In a number of my many communication classes, we learned that stories are what makes us human. There are theories on how storytelling indicates higher intelligence and whatnot, but more importantly, stories are what brings us together.
Have I got a story for you: Rafi Mittlefehldt’s What Makes Us. This was such a good book and I’m just going to start by saying that you should give it a chance. –Just like with last week’s Spies, I didn’t realize this was a teen book, but I think its plot is really well done and could be impactful for all audiences.
Mittlefehldt tells us the story of Eran Sharon (Sha-rohn), a young Jewish boy living in Texas who has a love for social justice. However, when a protest he planned goes awry and some family dirt is uncovered, his life is completely turned upside down.
While the novel focuses on Eran, it also gives attention to his mother and to his friend Jade. Not only do the sections of the book from their perspective give readers an alternative viewpoint from which to see the current plot events; those chapters also give insight into those characters and allow for further exploration of what it means to know one’s self and those around.
I loved how developed and detailed the characters and events are in the novel, it gave it a true sense of realism that I greatly appreciated. Moreover, the novel is set in the current time, so I also enjoyed how Mittlefehldt incorporated current events into the story by way of describing the current political climate. (Slight spoiler and potential trigger warning, there’s some racial/ethnic tensions in the book.) However, while those elements are hugely important to the story, a call to seek out social justice and equilibrium does not seem to be the purpose of the book.
Instead, Mittlefehldt asks his characters to consider their identities and be self reflexive–and by doing so, asks us readers as well. Through Eran and Jade especially, he asks how much of our identity is shaped by others and questions if and how we may change that. How much do our parents and their decisions what to (or not) tell us impact the way we and others view ourselves? Both Eran and Jade uncover bits of their past that were totally unexpected–it’s hard enough to try and find yourself as a teenager, but imagine what it would be like if something you always believed about yourself (or family) turned out to be false: that’s at the core of this story.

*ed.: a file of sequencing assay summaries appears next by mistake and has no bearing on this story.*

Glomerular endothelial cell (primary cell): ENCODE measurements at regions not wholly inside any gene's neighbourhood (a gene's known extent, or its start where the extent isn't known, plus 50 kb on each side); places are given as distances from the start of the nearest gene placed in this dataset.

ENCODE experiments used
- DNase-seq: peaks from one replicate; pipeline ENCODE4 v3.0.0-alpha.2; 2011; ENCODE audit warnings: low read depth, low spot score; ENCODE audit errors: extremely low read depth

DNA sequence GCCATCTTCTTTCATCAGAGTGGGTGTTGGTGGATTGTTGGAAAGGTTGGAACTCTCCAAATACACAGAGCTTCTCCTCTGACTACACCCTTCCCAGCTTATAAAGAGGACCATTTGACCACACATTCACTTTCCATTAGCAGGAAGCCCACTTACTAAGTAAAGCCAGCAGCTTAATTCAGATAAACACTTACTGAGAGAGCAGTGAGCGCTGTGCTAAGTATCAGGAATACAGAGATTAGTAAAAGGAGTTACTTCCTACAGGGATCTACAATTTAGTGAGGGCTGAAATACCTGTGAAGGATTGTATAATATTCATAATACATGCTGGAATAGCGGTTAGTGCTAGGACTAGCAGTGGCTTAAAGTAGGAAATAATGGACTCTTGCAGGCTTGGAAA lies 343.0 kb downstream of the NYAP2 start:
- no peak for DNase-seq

I think this is a really interesting concept, and I don’t see very many books tackle self-reflexivity and discovery. So for this book to do so with its characters, which are so alive, it’s really refreshing and definitely makes the reader think.
I really enjoyed this book and appreciate how much time and effort was put into it. It’s clear while reading, and even moreso after reading the acknowledgements that Mittlefehldt put a lot of heart and research behind this novel.
That’s all I have for now. Look out for my post on